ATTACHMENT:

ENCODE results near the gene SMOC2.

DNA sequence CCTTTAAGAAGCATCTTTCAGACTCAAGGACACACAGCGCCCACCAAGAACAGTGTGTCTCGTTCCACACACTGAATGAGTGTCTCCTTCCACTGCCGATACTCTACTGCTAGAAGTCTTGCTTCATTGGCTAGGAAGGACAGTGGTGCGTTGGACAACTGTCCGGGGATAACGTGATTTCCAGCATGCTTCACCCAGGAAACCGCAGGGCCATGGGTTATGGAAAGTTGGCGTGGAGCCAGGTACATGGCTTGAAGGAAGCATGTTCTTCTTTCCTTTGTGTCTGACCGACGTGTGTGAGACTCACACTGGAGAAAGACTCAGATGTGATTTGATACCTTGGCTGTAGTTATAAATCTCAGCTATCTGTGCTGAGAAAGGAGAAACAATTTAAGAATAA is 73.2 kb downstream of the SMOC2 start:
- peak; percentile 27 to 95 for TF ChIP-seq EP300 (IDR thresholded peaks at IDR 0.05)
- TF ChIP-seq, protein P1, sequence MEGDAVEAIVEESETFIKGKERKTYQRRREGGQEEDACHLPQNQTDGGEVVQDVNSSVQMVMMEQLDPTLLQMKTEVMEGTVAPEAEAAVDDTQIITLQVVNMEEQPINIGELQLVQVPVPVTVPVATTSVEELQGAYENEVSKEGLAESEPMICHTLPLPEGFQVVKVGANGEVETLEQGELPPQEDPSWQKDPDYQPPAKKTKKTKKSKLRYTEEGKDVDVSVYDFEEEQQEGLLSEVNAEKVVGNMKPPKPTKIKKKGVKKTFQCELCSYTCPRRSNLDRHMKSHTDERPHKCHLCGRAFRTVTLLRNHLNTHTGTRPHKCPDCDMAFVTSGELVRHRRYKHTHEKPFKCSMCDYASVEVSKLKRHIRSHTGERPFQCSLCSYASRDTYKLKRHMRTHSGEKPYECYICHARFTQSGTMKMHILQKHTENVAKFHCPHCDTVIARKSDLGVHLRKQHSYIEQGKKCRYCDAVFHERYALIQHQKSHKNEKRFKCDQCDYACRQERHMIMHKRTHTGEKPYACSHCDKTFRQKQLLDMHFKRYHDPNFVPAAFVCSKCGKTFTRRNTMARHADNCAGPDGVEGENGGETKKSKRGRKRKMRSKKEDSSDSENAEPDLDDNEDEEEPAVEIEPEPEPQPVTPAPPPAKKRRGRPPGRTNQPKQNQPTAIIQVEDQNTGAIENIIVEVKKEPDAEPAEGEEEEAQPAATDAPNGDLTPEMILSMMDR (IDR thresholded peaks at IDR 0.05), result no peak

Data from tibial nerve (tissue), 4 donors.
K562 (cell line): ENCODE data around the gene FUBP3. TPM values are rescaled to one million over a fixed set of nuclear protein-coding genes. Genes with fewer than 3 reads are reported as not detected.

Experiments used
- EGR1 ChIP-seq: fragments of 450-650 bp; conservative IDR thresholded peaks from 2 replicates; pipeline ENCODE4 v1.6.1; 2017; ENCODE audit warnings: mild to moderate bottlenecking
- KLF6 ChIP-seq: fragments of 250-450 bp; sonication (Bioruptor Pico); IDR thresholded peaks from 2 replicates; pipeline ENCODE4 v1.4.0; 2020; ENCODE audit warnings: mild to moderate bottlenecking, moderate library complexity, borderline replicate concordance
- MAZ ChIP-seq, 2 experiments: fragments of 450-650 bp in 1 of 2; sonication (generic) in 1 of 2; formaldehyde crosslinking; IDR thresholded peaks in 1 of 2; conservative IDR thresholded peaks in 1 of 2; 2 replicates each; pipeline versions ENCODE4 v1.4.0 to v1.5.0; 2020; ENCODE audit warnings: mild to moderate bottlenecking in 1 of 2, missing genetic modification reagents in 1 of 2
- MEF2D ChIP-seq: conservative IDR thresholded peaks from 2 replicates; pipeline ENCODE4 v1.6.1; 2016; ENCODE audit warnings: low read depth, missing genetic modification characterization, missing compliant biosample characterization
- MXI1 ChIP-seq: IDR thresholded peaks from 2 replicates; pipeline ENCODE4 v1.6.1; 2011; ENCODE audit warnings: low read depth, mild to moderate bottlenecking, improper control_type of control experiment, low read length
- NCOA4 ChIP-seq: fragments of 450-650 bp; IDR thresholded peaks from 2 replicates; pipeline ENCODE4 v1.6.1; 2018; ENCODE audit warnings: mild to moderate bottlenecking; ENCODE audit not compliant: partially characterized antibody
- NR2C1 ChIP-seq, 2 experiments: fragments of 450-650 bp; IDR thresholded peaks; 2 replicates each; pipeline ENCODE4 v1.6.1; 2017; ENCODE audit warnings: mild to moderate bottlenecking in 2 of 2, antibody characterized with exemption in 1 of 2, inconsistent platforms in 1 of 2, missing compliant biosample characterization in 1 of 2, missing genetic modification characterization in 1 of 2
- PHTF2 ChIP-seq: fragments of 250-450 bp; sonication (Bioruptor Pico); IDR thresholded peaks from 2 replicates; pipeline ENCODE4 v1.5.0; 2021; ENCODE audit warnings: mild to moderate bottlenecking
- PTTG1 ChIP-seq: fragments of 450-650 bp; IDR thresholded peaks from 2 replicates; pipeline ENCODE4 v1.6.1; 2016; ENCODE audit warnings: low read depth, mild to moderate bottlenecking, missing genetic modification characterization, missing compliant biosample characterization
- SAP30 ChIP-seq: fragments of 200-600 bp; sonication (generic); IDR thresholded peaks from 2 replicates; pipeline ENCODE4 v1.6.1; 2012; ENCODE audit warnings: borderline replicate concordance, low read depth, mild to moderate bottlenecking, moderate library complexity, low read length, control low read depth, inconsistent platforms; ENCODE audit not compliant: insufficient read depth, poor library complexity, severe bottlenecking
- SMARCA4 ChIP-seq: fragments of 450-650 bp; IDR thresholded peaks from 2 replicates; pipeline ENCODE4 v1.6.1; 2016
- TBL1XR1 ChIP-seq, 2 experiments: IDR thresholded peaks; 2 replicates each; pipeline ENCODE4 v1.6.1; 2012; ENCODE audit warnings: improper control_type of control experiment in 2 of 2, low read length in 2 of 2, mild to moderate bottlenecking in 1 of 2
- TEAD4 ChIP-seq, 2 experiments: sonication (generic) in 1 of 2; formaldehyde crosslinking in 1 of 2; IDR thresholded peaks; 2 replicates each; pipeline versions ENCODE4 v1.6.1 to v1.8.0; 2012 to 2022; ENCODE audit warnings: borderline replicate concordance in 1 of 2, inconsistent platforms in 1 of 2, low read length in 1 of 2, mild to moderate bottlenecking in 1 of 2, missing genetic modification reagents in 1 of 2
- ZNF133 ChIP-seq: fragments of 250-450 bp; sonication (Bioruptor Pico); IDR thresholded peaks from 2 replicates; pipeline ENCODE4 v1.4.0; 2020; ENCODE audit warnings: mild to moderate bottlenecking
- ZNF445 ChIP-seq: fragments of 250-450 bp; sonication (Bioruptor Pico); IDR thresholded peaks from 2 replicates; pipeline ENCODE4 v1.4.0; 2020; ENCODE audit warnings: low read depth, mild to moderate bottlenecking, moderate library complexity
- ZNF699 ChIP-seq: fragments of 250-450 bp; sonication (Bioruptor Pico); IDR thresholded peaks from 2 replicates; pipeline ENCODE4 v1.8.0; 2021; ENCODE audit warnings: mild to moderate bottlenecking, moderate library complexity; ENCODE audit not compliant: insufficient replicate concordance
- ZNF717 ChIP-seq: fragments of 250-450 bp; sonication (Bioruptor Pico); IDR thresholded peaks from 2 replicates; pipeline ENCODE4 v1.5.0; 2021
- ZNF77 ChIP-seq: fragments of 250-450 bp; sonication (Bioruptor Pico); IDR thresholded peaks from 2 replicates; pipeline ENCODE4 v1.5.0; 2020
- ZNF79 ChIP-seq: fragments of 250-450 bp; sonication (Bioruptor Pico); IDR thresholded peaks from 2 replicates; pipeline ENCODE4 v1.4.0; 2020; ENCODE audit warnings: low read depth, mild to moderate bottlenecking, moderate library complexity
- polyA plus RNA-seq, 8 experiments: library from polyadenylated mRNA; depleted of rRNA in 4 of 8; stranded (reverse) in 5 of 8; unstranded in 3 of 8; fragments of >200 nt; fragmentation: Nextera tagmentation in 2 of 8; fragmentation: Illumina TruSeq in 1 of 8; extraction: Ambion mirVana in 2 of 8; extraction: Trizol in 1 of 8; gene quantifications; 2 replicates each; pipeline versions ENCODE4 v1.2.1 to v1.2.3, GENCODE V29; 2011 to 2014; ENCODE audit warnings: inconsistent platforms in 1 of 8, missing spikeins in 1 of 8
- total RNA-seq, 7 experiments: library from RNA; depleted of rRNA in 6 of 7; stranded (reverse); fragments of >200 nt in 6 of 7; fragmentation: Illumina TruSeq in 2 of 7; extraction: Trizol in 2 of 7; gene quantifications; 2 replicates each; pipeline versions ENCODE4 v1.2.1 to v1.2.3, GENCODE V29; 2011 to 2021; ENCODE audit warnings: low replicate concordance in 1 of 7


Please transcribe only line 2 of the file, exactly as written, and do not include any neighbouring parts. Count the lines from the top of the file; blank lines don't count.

DNA sequence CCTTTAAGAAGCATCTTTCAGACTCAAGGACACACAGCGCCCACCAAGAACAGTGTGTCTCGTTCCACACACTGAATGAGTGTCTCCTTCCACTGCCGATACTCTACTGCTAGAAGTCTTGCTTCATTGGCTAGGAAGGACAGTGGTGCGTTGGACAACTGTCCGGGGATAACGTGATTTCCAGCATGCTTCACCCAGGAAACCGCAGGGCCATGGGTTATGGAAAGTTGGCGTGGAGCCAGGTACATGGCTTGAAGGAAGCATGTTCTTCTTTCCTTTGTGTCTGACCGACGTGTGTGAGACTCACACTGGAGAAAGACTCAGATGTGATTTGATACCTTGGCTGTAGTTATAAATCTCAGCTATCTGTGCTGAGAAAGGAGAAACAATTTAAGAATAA is 73.2 kb downstream of the SMOC2 start: